• With the moratorium lifted Louisiana Governor Bobby Jindal will have plenty of time on his hands; he’s made lifting the ban his fulltime job since early summer. Never friendly to environmental concerns, Jindal may refocus on the misplaced building of offshore berms (a boon to buddies in the construction business?). He is also pushing for even more shallow water permits – since June only 12 have been permitted off Louisiana; pre-spill that many were okayed every month. But competition for ugliest political maneuvering in the state is stiff: Senator Mary Landrieu continues to single-handedly block the appointment of a new White House budget director until she’s satisfied the moratorium is “sufficiently” lifted.
  • The biggest reason to worry about more deepwater drilling is because inevitably leaks and spills will continue to occur. And not necessarily because of industrial malfeasance or corners being cut, just statistically. As long as we continue to drill one, two and three miles below the ocean’s surface – an always risky, messy undertaking whether on land or sea – there will be accidents, small and, one day again, big. The best protection against another BP-like accident? Less dependence on crude.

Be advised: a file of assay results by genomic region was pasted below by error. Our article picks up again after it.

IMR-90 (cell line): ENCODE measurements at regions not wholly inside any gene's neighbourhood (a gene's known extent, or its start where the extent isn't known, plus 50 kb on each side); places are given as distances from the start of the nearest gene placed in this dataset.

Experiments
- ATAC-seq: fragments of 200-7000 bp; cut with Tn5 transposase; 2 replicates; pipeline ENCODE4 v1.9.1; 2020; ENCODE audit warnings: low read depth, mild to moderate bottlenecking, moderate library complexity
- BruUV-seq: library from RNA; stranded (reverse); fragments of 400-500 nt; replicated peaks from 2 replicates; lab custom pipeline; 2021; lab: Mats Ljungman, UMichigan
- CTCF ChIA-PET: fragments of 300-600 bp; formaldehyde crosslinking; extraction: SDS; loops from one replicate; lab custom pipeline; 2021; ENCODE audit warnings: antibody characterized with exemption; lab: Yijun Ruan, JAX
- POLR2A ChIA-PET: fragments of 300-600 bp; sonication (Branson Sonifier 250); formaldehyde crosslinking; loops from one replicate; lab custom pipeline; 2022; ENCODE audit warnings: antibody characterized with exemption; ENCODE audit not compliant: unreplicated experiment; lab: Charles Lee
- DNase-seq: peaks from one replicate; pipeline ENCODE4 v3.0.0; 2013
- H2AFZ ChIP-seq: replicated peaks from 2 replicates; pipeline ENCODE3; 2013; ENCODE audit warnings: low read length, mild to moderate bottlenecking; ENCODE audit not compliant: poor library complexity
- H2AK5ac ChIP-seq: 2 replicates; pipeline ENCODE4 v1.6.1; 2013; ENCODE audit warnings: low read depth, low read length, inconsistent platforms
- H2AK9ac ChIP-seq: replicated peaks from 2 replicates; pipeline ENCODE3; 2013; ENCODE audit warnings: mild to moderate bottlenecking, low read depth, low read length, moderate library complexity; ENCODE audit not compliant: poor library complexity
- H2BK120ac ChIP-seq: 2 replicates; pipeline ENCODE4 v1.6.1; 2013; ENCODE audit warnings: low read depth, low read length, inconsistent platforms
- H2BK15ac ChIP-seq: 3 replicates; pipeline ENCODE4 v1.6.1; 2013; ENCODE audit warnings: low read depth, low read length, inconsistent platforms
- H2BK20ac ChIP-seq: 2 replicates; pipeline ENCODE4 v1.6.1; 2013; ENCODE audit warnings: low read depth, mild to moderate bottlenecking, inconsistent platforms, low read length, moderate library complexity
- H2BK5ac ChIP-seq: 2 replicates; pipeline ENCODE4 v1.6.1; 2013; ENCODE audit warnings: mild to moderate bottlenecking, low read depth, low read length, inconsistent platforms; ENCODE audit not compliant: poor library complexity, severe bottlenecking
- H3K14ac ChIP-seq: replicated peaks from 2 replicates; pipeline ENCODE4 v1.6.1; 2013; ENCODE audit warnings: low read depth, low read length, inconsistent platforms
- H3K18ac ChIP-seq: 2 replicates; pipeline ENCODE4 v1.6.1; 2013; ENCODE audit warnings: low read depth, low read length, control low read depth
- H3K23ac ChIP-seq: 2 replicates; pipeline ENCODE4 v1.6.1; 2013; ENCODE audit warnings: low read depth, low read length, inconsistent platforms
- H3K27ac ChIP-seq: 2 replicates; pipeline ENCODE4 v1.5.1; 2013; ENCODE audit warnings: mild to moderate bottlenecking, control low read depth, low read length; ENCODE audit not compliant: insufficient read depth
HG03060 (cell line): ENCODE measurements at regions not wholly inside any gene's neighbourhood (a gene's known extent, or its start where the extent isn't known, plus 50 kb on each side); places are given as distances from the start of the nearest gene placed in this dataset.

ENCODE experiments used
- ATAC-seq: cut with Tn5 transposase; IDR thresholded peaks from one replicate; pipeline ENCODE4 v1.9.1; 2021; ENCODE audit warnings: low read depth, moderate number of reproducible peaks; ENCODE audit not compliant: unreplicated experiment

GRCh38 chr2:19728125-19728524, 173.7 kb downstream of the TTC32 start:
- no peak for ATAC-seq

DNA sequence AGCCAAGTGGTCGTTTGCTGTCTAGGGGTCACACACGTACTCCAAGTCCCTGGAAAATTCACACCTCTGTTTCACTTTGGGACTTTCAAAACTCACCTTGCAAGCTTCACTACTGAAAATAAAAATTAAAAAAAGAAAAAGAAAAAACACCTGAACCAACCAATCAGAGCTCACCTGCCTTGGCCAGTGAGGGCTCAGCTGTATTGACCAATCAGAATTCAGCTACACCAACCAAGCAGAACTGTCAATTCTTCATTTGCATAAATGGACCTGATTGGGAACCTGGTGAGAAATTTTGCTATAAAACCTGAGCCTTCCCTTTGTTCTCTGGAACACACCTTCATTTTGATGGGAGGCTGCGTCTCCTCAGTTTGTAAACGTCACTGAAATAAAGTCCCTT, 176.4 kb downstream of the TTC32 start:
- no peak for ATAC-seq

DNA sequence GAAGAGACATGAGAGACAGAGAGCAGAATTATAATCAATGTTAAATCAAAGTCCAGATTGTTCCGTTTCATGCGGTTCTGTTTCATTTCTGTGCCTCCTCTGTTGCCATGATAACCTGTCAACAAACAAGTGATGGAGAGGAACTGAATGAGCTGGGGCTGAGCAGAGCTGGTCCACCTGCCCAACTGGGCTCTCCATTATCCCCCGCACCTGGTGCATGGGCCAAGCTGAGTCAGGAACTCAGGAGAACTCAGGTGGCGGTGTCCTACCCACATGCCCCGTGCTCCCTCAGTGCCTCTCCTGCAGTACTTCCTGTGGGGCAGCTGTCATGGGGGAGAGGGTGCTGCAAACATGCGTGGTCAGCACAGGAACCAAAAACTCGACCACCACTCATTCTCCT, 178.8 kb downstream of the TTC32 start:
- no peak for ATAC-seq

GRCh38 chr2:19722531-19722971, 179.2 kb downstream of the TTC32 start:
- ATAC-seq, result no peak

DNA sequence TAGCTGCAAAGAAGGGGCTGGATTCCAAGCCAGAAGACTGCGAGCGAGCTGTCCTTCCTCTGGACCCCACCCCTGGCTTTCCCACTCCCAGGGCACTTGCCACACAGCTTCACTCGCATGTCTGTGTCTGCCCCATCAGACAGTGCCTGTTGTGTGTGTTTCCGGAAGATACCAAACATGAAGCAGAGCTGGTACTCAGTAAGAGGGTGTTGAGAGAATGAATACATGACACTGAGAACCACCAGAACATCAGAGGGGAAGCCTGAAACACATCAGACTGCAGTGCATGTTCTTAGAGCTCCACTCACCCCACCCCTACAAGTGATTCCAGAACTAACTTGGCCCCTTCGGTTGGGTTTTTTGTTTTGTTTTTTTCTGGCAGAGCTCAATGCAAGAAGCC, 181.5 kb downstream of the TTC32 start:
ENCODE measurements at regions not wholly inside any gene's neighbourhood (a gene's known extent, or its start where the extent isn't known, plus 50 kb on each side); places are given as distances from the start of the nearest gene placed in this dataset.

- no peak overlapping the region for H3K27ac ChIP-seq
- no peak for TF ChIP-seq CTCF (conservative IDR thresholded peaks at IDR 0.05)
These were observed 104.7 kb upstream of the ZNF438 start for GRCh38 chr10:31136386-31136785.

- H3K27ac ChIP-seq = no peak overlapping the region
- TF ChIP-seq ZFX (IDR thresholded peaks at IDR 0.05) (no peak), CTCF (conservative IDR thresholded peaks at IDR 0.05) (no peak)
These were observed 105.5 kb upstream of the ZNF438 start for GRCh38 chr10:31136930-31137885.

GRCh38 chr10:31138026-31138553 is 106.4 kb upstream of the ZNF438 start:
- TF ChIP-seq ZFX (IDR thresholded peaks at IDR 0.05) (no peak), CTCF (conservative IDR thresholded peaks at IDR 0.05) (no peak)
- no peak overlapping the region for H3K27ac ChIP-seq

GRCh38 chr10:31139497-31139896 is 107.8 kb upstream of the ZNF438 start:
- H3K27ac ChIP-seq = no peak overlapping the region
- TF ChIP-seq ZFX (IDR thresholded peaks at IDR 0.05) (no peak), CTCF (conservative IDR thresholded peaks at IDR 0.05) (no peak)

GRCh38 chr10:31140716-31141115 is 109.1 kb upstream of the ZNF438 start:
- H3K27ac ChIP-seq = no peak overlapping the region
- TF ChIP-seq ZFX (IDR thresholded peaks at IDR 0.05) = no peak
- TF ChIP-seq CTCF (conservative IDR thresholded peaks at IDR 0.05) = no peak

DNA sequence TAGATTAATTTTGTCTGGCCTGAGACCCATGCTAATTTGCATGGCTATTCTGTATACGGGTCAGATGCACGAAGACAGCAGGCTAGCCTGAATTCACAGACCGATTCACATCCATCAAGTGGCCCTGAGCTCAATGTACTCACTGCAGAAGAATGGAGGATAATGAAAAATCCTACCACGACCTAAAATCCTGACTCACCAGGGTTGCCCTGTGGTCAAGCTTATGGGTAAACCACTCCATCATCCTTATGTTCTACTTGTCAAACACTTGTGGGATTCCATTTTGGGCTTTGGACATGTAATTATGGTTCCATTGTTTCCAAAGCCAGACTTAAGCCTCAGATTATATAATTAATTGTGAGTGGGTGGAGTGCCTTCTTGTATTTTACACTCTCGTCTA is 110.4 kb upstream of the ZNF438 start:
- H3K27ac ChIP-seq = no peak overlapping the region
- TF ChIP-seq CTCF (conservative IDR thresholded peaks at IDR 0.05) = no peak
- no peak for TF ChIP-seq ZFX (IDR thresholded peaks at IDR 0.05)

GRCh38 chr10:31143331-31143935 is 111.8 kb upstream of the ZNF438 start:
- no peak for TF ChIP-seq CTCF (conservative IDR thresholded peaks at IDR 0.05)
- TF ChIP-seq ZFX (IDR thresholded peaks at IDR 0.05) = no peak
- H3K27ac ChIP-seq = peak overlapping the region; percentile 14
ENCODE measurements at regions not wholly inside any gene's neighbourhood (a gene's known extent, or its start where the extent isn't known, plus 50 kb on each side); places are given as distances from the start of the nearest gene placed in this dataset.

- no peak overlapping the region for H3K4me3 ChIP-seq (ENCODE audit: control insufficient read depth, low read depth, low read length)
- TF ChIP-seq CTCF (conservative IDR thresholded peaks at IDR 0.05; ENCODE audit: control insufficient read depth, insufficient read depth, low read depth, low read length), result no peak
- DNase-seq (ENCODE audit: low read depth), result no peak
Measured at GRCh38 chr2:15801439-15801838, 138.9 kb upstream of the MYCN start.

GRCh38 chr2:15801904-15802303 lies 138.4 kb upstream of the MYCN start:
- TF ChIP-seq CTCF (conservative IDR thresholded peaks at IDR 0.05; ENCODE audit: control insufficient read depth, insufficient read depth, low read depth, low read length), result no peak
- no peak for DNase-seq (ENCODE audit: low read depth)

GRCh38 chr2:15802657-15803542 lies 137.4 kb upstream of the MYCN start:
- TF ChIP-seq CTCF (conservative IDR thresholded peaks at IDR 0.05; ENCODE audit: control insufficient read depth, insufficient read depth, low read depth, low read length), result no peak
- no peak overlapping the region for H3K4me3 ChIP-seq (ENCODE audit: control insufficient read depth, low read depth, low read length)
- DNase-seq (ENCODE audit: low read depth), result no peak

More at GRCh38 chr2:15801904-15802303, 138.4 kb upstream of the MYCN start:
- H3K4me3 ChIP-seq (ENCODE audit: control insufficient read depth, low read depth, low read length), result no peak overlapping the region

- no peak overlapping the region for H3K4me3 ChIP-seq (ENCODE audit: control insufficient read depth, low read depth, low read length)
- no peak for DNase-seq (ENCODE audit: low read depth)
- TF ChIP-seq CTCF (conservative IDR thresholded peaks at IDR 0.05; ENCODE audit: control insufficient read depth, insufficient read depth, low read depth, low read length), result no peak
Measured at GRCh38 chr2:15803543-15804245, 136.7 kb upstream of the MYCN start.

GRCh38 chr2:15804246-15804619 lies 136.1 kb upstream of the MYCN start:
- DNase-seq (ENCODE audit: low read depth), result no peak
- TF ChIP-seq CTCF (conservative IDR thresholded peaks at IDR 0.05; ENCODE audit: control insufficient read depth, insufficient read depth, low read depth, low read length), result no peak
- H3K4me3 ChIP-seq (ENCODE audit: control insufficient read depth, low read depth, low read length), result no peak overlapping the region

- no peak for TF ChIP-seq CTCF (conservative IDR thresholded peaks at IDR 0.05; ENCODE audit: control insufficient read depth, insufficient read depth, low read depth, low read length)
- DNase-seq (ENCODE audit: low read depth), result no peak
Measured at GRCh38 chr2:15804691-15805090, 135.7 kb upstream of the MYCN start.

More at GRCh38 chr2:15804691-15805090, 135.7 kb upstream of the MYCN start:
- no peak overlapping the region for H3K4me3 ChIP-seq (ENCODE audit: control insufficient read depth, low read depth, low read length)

[Photos by P.J. Hahn]

From the shores of Louisiana: Inside the Atchafalaya water basin

Dean Wilson guns the outboard engine on his snub-nosed, 17-foot aluminum bateaux through thick water hyacinth. We are in the heart of the 1.4 million acre Atchafalaya water basin which is both his backyard and his preserve – he is its formal “keeper” – when I ask if he has ever in 20 years gotten lost in this maze of narrow channels and floating forests:

“Not lost, but one time I did have my boat break down. And I was in a place that only one man alive could find me. Luckily my cell phone worked and he was just leaving the house. Otherwise, I always know where I am.” Good thing, since there’s no way we could walk out of this morass of thigh-deep water.

We spend the morning racing at full-speed up the man-made canals – dug by oil companies to give them access to the abundance of natural gas that lies beneath – his one-year-old puppy Shanka standing on the side of the boat, or becalmed in the heart of an old-growth Cyprus forest admiring the hundreds-year-old trees and wildlife that uses them for homes. Barn owls hoot in the near-distance. The gentle swoosh of wings — herons, egrets and ibis — break the calm air. The occasional four-foot alligator slides off a downed tree or mud bank. And fish, mullets, leap out of the brown-but-clear water.